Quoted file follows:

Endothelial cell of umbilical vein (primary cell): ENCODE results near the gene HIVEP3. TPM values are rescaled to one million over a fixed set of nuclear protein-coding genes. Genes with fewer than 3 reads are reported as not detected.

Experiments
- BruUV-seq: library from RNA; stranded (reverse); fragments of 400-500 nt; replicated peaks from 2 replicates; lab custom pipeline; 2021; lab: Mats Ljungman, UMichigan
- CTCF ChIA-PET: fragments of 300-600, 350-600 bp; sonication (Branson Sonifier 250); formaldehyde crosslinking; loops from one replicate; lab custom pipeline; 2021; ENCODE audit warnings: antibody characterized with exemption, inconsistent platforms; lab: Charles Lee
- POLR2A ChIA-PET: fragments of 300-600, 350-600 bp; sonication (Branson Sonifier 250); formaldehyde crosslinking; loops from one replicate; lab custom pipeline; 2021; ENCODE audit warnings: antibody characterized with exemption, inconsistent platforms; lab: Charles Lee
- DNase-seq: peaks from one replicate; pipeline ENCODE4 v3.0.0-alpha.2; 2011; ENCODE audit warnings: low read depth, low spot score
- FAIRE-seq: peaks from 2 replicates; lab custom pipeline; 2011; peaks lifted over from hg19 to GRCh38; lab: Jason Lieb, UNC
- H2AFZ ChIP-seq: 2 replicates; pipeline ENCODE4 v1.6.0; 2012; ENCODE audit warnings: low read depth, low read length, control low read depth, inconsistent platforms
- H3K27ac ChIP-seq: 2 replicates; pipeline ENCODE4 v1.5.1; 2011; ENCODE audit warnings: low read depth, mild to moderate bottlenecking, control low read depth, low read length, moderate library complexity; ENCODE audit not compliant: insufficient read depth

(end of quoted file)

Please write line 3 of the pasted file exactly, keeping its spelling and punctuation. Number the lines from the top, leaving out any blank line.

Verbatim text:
- BruUV-seq: library from RNA; stranded (reverse); fragments of 400-500 nt; replicated peaks from 2 replicates; lab custom pipeline; 2021; lab: Mats Ljungman, UMichigan